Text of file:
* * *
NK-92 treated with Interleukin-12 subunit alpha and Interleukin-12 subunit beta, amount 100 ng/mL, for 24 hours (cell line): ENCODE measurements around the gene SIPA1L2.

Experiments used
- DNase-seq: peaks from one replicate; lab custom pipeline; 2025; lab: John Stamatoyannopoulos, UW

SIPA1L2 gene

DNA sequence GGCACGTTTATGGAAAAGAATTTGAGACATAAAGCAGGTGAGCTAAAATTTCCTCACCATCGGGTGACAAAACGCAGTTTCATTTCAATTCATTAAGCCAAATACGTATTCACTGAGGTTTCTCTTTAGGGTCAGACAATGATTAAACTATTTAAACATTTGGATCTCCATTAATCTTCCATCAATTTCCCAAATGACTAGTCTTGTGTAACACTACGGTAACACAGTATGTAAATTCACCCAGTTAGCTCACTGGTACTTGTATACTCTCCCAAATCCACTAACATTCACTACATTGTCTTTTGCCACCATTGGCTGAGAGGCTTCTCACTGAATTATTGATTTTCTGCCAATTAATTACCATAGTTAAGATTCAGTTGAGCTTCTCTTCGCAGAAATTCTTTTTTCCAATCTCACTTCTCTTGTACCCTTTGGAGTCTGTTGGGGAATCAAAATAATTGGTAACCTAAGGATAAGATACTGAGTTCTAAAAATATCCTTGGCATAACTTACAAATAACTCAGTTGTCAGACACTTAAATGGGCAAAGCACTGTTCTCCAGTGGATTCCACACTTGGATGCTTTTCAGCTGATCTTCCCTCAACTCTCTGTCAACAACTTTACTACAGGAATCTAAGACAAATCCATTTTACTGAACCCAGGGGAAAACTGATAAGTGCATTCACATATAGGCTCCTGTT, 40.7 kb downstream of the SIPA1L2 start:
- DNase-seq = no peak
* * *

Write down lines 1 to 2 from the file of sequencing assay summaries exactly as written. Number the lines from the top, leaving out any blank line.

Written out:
NK-92 treated with Interleukin-12 subunit alpha and Interleukin-12 subunit beta, amount 100 ng/mL, for 24 hours (cell line): ENCODE measurements around the gene SIPA1L2.

Experiments used